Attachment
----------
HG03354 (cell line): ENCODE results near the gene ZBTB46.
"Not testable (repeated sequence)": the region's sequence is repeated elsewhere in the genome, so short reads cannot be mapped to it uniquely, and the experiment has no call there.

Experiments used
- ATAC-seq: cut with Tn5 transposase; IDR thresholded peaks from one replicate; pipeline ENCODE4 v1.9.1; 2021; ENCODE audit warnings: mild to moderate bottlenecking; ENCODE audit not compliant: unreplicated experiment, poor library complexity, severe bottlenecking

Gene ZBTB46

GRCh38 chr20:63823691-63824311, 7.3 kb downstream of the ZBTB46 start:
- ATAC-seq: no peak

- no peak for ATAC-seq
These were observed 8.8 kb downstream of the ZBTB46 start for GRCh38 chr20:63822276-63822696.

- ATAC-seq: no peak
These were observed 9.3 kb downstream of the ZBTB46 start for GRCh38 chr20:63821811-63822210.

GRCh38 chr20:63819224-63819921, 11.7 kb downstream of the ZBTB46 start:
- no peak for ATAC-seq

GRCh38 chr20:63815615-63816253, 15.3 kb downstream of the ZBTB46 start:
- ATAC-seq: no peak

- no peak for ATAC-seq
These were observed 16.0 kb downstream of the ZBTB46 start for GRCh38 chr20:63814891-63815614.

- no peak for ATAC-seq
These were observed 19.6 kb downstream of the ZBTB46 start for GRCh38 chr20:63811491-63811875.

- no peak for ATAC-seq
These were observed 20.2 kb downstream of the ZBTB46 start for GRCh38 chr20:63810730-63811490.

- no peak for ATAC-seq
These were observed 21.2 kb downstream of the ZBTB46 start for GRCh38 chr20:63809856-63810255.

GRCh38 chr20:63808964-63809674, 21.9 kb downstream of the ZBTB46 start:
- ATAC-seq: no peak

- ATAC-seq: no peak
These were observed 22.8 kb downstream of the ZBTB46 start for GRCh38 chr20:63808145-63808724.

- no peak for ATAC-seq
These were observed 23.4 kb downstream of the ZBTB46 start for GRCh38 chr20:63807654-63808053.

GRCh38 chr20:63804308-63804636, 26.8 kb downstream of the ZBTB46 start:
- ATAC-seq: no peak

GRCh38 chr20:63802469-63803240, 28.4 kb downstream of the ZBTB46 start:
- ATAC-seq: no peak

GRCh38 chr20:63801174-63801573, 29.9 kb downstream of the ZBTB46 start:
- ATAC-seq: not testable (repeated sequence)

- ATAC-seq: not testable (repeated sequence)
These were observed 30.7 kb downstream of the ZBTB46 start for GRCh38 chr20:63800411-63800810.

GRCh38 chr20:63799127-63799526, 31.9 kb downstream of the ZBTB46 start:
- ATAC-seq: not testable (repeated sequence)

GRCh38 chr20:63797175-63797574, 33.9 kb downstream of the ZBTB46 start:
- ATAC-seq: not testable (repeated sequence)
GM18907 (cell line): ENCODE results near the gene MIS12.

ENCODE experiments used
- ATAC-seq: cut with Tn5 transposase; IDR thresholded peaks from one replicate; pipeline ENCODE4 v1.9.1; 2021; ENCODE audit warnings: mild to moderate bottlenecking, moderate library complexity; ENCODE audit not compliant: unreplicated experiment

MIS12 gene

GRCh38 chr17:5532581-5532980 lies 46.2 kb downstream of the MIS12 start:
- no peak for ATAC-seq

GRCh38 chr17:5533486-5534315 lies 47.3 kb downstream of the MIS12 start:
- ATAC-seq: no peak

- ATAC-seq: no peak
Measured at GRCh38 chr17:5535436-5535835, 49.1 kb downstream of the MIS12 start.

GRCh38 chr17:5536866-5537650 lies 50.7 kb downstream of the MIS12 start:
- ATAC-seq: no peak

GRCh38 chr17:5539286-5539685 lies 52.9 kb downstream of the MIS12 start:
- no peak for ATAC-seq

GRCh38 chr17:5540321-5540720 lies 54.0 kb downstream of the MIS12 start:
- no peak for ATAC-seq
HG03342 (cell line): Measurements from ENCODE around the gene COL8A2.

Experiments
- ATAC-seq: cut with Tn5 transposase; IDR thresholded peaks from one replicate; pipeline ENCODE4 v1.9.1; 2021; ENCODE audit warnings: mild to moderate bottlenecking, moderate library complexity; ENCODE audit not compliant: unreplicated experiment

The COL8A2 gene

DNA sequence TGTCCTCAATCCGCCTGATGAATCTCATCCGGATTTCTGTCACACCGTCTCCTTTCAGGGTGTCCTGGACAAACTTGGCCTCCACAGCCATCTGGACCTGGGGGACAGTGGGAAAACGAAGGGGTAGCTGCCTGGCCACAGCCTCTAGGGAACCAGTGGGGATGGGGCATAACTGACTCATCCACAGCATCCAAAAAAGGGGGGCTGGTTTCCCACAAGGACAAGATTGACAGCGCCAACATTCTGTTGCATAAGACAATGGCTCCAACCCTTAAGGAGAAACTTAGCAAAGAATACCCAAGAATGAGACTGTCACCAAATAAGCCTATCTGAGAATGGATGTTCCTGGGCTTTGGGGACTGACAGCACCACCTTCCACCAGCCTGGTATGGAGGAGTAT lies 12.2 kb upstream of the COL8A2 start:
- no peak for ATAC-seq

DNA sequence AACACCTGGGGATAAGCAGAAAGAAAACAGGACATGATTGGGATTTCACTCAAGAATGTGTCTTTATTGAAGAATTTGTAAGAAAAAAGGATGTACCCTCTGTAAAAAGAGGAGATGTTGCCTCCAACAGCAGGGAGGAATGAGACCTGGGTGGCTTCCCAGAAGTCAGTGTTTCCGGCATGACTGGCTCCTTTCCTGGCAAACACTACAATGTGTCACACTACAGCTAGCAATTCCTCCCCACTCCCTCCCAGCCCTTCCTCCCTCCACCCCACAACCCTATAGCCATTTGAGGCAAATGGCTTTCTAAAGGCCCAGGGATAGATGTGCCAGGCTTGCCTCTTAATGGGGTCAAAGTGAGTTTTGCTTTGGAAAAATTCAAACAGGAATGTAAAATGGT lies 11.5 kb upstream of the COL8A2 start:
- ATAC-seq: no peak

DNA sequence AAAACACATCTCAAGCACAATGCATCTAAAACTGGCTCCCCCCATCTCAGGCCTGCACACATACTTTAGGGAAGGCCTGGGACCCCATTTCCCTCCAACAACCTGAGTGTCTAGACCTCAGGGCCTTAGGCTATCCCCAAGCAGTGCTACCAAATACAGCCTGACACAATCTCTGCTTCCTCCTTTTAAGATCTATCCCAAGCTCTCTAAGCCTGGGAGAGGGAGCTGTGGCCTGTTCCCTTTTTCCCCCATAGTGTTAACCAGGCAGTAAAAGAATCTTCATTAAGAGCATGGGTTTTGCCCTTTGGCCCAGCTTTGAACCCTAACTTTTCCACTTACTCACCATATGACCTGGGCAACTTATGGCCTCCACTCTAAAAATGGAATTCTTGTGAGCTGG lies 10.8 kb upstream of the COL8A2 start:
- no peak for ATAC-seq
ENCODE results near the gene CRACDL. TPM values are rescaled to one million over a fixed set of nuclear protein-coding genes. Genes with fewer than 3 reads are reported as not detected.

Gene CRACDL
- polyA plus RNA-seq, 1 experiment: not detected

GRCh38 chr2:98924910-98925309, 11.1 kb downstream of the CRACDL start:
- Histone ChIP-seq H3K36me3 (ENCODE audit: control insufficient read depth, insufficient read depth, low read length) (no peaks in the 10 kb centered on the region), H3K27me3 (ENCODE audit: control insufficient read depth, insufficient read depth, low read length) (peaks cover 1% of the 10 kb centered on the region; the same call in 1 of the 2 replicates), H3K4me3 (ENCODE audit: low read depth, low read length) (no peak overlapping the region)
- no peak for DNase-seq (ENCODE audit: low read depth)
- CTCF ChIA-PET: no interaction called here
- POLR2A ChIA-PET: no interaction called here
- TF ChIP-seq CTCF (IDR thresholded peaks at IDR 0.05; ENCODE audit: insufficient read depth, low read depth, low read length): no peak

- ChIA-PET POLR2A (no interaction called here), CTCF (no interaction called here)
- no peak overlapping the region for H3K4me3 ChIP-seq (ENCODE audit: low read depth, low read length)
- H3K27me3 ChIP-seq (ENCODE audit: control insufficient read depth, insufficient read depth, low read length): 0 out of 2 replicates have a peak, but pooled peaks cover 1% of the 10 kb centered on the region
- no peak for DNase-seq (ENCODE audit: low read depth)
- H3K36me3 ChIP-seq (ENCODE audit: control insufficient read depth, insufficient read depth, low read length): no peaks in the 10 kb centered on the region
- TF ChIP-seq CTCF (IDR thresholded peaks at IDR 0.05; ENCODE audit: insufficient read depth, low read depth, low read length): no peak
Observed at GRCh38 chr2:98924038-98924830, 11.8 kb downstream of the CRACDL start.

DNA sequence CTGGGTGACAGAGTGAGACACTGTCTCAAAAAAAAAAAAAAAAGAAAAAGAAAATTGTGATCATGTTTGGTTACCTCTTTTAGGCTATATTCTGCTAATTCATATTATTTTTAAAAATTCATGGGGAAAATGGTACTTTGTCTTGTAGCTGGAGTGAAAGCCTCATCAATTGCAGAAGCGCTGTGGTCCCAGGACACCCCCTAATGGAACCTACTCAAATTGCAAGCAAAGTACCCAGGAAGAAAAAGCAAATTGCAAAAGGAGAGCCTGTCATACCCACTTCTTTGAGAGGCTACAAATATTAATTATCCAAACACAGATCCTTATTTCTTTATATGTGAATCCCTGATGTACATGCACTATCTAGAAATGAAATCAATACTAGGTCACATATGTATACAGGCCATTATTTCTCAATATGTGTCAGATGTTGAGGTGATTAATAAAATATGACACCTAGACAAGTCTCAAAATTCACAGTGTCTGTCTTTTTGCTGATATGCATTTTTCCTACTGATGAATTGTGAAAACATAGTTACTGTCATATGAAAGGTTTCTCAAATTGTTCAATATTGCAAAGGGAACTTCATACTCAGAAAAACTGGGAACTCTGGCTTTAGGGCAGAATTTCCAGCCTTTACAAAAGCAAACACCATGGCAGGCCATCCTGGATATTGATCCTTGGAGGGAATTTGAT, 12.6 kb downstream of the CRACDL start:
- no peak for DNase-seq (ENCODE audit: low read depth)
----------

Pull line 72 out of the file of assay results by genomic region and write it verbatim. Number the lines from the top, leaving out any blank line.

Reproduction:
- Histone ChIP-seq H3K36me3 (ENCODE audit: control insufficient read depth, insufficient read depth, low read length) (no peaks in the 10 kb centered on the region), H3K27me3 (ENCODE audit: control insufficient read depth, insufficient read depth, low read length) (peaks cover 1% of the 10 kb centered on the region; the same call in 1 of the 2 replicates), H3K4me3 (ENCODE audit: low read depth, low read length) (no peak overlapping the region)